The IBM ThinkVision L190 is as simple as an LCD monitor gets. This analog-only model takes a just-the-facts-ma'am approach, eschewing advanced extras in favor of simplicity and a low price. As its boxy, businesslike shape suggests, the L190 performs better at office tasks, like displaying text, than at presenting complex graphics.
- Simple, good graphics, very good text display.
- None to speak of.
The IBM ThinkVision L190 delivers crisp text in an easy-to-use, no-frills package.
Price$ 699.00 (AUD)
We ran it through a series of tests. On a fonts test, the L190 made regular and reverse text of several sizes look sharp and readable. We had no major complaints about graphics, although we noted that the default settings were a little too cold to make our fruit tart test photo look appetizing. All in all, the L190 produced very good text results, and quite decent graphics results as well.
Usability is one of the L190's strong suits. The online manual includes black-and-white diagrams suitable for printing, and it defines the three colour presets in real words (6500 degrees Kelvin as "pink white," for instance). Even without a manual, navigating the basic, well-organized screen adjustment menus with IBM's usual wavy buttons takes little effort. Though I'd have liked the stand better if it had offered height or swivel adjustments in addition to tilt, it certainly does feel sturdy.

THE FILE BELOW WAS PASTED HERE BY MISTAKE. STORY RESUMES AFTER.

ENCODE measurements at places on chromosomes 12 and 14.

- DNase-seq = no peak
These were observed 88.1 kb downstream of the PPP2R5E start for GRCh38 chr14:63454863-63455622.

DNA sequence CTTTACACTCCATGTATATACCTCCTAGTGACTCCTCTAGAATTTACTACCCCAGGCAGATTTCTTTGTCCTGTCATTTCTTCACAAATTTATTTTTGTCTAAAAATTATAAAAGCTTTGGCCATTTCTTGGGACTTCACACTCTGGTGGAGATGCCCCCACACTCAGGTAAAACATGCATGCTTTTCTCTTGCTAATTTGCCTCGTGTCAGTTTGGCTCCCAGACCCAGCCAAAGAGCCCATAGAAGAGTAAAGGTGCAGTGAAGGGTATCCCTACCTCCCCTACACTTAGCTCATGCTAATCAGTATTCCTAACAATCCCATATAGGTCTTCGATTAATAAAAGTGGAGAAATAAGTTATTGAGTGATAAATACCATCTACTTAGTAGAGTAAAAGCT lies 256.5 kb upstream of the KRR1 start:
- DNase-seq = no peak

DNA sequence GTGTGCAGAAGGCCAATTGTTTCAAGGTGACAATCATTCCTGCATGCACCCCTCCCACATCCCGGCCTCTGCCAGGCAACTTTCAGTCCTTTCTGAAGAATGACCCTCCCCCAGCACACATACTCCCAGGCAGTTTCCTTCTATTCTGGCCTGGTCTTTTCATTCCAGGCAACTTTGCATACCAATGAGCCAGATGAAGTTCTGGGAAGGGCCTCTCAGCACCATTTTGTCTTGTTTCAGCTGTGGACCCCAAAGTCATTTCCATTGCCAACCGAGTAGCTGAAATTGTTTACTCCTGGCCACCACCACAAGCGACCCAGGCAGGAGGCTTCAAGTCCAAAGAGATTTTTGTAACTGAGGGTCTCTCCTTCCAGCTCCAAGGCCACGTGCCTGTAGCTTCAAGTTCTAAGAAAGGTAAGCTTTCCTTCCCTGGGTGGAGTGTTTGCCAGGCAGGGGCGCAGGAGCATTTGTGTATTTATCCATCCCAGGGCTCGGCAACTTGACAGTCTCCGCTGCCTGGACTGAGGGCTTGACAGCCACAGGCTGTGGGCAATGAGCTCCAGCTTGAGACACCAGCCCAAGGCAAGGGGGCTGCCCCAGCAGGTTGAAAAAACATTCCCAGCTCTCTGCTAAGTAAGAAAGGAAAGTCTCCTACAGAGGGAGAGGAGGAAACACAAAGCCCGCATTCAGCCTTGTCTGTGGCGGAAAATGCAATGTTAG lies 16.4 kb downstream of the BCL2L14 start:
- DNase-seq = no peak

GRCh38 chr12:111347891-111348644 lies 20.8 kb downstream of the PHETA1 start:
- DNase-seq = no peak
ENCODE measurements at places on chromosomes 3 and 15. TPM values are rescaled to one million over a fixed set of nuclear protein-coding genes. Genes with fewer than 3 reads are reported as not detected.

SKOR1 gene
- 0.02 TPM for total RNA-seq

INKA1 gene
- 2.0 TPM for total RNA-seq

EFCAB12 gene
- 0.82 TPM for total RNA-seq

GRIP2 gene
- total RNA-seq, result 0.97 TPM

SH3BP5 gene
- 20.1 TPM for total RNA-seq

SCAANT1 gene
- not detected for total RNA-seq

If you're replacing a CRT or a smaller LCD, the L190 will suffice for general office use. If price is paramount, you may want to compare the L190 to Samsung's SyncMaster 915n, a similar monitor that cost slightly less at time of writing.
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